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Am Fam Physician. 2005;71(1):193-197

Definition of Metabolic Syndrome

There has been disagreement in the medical community over the definition of the metabolic syndrome. The National Heart, Lung, and Blood Institute collaborated with the American Heart Association to examine the issues associated with the definition. Their report is available online at

The metabolic syndrome seems to have three potential etiologies: obesity and disorders of adipose tissue; insulin resistance; and a constellation of independent factors (e.g., molecules of hepatic, vascular, and immunologic origin) that mediate specific components of the metabolic syndrome. Other factors such as aging, proinflammatory state, and hormonal changes also have been implicated.

The clinical criteria for the diagnosis of metabolic syndrome, as defined in the National Cholesterol Education Program’s Adult Treatment Panel III (ATP III) report, include waist circumference of more than 102 cm (40 in) in men and more than 88 cm (35 in) in women; triglyceride levels of at least 150 mg per dL (1.70 mmol per L); high-density lipoprotein cholesterol levels of less than 40 mg per dL (1.04 mmol per L) in men and less than 50 mg per dL (1.30 mmol per L) in women; blood pressure of at least 130/85 mm Hg; and fasting glucose levels of at least 110 mg per dL (6.10 mmol per L).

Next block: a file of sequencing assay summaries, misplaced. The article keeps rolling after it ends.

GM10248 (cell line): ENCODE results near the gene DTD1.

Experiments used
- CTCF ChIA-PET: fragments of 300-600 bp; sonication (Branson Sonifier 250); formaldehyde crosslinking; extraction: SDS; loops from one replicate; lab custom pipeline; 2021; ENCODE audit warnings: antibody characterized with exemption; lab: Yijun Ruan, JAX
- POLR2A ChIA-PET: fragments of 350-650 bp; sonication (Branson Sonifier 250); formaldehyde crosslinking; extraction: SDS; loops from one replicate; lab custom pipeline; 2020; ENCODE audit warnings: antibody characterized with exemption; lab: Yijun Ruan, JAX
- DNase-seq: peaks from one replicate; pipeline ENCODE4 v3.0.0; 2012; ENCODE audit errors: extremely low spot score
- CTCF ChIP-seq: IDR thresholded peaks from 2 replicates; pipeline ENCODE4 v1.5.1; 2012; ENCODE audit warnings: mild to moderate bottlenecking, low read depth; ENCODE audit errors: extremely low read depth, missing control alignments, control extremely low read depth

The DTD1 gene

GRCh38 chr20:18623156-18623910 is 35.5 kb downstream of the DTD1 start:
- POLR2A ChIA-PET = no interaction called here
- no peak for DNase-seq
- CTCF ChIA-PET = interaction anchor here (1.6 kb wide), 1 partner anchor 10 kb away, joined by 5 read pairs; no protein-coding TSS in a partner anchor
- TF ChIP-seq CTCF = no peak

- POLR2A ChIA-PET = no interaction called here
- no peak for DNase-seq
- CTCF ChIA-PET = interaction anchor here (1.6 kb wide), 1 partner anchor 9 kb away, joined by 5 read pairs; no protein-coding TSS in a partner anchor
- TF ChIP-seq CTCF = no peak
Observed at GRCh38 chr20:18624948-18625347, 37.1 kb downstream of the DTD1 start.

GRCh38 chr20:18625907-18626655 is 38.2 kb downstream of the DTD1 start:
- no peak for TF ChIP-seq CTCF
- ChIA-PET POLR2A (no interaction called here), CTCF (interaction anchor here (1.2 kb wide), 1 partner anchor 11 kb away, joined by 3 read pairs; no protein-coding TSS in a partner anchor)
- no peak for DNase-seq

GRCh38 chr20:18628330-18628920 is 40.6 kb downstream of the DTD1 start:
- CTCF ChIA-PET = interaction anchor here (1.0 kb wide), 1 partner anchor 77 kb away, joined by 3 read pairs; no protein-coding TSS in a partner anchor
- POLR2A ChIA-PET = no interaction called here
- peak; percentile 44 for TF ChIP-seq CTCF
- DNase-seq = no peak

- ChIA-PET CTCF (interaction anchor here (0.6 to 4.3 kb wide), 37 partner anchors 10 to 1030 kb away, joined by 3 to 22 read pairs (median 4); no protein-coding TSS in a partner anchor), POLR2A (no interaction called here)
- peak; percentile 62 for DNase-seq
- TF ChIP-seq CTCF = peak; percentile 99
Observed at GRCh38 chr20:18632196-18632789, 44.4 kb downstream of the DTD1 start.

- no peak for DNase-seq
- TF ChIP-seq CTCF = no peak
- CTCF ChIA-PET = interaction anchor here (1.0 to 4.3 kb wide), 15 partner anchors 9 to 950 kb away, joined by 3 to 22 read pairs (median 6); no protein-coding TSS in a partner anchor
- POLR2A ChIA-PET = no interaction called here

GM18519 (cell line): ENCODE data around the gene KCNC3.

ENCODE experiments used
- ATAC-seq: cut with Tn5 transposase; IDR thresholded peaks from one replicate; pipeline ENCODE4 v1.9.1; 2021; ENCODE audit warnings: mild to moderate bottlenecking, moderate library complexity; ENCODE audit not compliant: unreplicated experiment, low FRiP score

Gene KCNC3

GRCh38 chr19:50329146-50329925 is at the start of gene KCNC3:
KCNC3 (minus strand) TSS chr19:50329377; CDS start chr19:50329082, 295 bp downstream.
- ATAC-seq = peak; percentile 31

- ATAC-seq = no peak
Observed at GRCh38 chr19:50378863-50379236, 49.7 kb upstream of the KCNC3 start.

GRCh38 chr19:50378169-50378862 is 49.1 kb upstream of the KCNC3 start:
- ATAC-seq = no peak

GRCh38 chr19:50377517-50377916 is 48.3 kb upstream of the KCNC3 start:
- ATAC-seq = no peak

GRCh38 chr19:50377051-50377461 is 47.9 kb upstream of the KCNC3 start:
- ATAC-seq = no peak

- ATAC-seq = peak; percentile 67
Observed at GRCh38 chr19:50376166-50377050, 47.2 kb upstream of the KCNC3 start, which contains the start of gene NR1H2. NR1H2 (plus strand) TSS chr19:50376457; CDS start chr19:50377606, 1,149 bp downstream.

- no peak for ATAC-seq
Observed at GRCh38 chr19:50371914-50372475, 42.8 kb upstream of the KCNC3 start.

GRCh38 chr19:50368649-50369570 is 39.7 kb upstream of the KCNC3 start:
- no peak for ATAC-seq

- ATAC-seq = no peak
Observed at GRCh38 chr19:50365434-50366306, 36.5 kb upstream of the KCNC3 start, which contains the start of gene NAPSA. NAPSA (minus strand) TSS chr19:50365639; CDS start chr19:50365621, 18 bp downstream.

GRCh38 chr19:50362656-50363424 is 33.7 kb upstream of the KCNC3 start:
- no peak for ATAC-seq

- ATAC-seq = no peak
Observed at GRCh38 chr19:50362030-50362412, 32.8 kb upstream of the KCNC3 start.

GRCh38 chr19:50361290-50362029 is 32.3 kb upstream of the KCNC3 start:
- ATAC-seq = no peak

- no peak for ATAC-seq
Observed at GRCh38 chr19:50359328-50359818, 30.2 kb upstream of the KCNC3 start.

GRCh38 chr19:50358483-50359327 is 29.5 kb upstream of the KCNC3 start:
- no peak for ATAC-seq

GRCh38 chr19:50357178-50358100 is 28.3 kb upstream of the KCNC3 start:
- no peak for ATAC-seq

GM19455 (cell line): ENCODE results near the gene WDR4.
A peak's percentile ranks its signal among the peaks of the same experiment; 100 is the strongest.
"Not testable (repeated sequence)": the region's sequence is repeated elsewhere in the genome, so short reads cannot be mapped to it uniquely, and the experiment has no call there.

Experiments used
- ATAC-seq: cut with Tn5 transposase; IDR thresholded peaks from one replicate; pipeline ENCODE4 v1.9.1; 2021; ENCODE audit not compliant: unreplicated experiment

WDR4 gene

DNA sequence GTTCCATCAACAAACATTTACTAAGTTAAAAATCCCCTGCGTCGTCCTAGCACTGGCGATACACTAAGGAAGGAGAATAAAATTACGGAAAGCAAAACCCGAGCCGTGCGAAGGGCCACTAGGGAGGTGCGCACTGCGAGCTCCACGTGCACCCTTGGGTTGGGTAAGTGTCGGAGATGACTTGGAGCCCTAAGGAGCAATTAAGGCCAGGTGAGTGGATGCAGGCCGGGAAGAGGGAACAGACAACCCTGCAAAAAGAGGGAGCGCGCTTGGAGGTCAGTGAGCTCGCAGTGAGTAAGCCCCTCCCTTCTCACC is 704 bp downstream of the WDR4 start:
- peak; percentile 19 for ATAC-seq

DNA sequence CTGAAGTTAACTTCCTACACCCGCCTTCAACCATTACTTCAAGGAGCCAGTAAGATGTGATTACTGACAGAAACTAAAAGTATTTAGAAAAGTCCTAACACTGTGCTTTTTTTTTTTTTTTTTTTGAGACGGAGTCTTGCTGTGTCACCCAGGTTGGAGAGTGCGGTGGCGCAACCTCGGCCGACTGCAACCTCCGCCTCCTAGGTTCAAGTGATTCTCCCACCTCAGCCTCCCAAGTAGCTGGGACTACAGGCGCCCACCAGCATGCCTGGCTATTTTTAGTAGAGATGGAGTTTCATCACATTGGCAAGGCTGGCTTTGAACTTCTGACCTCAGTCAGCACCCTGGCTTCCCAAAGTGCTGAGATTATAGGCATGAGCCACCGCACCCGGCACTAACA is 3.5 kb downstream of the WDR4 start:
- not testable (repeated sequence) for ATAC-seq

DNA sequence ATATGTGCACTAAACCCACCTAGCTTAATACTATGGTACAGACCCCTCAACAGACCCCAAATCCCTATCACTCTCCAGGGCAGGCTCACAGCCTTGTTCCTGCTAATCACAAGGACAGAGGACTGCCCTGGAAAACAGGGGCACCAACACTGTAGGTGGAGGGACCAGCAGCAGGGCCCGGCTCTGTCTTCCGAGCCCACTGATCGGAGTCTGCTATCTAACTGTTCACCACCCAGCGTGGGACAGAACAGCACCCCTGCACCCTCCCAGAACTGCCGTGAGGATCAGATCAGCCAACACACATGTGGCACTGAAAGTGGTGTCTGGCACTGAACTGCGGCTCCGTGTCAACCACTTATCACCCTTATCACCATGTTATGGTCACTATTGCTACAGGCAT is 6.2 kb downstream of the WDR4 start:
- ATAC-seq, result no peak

ATP III did not include impaired glucose tolerance, as detected by an oral glucose tolerance test (OGTT) or two-hour postglucose challenge, in the risk factors for metabolic syndrome. Its added value for determining cardiovascular risk appears small, and the benefit did not outweigh the inconvenience and cost of administering the OGTT in clinical practice. However, conference participants suggested adding OGTT at the physician's discretion in patients without diabetes with ATP III–defined metabolic syndrome or two or more metabolic risk factors. In the absence of impaired fasting glucose, impaired glucose tolerance could count as a risk factor to define metabolic syndrome.

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